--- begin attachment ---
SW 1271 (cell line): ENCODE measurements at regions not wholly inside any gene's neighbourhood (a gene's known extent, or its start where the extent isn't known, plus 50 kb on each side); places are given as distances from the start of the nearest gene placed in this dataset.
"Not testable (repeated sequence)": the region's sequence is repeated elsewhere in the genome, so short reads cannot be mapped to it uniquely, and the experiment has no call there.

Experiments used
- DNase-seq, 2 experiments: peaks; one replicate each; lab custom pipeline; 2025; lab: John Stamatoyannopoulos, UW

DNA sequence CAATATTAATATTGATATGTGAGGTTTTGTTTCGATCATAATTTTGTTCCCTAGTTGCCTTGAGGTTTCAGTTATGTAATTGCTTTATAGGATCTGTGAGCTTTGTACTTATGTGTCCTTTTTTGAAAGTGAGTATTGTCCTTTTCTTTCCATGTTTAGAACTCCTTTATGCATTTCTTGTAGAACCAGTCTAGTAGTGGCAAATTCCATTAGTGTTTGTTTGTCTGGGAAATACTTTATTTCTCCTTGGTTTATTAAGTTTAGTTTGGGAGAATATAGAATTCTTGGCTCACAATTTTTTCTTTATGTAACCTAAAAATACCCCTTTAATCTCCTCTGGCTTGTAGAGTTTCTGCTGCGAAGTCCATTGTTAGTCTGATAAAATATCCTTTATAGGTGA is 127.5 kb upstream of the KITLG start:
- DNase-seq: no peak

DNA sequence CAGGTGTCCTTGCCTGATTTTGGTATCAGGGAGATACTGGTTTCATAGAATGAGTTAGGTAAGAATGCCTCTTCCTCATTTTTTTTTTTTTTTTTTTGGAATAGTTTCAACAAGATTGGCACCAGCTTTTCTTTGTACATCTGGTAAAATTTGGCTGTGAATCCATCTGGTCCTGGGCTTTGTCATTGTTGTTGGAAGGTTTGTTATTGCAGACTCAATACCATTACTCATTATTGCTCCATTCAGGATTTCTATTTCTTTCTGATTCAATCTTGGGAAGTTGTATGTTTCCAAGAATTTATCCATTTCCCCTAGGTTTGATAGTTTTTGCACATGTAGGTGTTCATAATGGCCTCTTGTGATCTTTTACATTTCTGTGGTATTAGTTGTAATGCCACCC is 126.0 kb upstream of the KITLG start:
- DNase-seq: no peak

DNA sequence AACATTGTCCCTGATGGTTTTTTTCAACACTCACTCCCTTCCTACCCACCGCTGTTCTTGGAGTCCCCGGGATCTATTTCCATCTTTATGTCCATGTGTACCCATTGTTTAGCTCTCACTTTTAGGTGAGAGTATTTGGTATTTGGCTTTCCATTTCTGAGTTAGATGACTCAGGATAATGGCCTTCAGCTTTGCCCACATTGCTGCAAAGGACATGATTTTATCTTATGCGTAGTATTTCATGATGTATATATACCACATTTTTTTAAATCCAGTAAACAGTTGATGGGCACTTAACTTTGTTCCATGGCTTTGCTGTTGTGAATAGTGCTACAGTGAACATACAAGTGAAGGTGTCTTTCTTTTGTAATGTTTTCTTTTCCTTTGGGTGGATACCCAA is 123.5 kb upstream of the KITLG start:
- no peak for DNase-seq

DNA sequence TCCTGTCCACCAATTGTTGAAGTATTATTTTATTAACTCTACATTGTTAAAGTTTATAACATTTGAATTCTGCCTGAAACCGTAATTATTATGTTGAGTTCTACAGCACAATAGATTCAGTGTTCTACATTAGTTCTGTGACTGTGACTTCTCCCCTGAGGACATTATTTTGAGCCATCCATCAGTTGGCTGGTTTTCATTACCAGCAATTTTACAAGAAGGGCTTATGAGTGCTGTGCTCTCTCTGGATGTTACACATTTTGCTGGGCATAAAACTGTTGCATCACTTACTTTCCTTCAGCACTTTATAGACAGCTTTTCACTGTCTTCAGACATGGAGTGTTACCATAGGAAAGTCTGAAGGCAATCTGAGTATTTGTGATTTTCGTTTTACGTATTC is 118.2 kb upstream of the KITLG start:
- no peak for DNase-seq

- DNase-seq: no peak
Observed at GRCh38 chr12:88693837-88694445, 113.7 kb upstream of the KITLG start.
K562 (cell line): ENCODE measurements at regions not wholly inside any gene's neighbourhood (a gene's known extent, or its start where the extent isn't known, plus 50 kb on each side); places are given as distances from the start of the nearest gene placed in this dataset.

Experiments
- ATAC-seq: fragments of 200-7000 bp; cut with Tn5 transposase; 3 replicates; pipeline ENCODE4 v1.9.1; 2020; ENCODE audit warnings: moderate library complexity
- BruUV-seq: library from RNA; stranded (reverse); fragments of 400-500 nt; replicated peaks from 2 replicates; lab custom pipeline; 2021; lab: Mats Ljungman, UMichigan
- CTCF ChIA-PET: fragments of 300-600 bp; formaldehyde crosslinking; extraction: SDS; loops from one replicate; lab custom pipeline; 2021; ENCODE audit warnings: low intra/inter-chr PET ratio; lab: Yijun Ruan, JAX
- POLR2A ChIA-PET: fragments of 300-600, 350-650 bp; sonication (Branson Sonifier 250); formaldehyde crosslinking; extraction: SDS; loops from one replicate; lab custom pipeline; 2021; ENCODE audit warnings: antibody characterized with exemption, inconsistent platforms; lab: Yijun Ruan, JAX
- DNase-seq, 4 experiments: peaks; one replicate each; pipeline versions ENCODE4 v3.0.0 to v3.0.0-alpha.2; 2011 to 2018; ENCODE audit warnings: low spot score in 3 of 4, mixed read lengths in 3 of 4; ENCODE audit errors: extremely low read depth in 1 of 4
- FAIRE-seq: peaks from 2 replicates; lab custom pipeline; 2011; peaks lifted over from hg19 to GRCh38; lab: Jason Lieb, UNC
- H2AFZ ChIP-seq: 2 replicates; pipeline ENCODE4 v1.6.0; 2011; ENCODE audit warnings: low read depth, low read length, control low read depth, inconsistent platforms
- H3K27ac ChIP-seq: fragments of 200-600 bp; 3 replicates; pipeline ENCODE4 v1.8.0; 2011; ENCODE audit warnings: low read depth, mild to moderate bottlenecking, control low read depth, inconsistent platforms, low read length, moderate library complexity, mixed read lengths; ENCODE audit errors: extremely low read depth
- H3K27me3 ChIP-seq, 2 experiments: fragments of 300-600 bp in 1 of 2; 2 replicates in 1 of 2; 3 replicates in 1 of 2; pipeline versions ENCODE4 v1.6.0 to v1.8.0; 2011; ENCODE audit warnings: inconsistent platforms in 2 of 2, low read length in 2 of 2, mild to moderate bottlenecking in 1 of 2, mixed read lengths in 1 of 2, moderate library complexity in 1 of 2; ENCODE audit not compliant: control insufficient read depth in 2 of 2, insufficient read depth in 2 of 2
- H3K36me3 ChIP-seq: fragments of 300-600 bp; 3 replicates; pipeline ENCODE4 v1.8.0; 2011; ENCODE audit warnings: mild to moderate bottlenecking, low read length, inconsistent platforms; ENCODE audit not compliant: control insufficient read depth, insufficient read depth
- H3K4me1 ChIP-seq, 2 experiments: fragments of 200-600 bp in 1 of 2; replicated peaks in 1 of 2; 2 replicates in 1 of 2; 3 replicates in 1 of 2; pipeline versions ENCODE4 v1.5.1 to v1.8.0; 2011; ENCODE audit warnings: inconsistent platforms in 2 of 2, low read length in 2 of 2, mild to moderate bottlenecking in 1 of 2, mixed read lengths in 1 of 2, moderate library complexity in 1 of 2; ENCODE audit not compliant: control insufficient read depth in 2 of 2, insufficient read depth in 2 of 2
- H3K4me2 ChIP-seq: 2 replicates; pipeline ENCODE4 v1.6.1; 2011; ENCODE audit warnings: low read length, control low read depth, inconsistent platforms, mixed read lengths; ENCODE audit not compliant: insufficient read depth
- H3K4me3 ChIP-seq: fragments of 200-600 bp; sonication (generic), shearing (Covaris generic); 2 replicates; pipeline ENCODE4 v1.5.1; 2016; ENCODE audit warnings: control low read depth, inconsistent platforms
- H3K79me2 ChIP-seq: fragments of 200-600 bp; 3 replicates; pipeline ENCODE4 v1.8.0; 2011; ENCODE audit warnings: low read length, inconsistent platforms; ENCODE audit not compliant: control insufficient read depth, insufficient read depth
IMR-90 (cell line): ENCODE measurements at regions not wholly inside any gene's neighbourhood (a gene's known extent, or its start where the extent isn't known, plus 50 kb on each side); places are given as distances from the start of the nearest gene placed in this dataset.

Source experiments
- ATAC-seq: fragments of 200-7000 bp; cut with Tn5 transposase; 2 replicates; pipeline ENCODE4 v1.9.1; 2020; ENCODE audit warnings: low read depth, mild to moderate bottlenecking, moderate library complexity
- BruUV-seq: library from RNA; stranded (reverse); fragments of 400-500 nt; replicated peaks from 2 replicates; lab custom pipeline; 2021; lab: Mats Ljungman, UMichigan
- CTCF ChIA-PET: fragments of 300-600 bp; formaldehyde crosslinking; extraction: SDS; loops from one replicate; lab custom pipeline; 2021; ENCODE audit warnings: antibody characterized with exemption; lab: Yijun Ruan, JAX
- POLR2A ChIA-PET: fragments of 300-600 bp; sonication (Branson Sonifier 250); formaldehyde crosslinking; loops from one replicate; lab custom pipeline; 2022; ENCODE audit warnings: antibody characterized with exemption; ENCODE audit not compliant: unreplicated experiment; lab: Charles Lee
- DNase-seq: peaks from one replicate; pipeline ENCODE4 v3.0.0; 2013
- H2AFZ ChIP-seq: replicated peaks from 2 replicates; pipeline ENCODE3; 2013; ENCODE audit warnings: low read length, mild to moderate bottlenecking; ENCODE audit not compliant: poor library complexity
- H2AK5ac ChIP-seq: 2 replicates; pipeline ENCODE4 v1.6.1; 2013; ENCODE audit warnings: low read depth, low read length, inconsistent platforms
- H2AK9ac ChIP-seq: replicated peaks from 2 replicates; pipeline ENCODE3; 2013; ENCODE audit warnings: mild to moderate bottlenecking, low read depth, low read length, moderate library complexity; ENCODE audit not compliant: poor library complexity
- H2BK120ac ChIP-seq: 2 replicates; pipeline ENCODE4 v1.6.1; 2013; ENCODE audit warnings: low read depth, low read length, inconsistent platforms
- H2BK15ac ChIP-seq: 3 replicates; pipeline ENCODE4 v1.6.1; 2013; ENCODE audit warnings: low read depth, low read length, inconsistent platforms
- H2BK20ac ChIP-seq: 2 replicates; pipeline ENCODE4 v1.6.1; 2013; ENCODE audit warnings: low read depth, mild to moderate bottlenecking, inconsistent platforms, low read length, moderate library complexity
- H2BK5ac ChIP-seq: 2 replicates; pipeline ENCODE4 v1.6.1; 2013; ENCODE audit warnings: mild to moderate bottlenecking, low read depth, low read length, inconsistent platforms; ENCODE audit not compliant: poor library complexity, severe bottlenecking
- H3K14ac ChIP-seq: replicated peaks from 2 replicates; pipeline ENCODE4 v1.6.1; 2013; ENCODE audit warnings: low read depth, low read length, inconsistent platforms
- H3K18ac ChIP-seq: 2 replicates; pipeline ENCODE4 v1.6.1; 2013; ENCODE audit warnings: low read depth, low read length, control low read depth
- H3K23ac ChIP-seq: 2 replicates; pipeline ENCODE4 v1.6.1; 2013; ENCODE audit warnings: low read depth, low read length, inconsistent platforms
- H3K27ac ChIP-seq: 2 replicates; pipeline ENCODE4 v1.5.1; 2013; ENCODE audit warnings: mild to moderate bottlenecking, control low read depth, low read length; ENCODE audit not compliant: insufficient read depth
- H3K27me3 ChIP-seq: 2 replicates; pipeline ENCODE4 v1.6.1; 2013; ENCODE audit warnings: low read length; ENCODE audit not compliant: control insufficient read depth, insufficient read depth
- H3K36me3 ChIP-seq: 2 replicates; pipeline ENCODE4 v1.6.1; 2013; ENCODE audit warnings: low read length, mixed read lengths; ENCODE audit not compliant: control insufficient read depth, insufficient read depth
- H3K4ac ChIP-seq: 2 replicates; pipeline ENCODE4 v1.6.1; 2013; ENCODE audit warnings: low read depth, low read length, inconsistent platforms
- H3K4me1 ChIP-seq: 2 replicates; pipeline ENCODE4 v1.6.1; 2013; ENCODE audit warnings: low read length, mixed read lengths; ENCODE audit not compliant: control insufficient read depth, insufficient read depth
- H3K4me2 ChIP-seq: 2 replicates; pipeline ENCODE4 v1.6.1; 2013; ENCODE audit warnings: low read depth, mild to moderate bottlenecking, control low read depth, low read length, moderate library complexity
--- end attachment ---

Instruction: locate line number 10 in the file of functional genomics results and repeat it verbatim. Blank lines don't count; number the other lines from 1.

- no peak for DNase-seq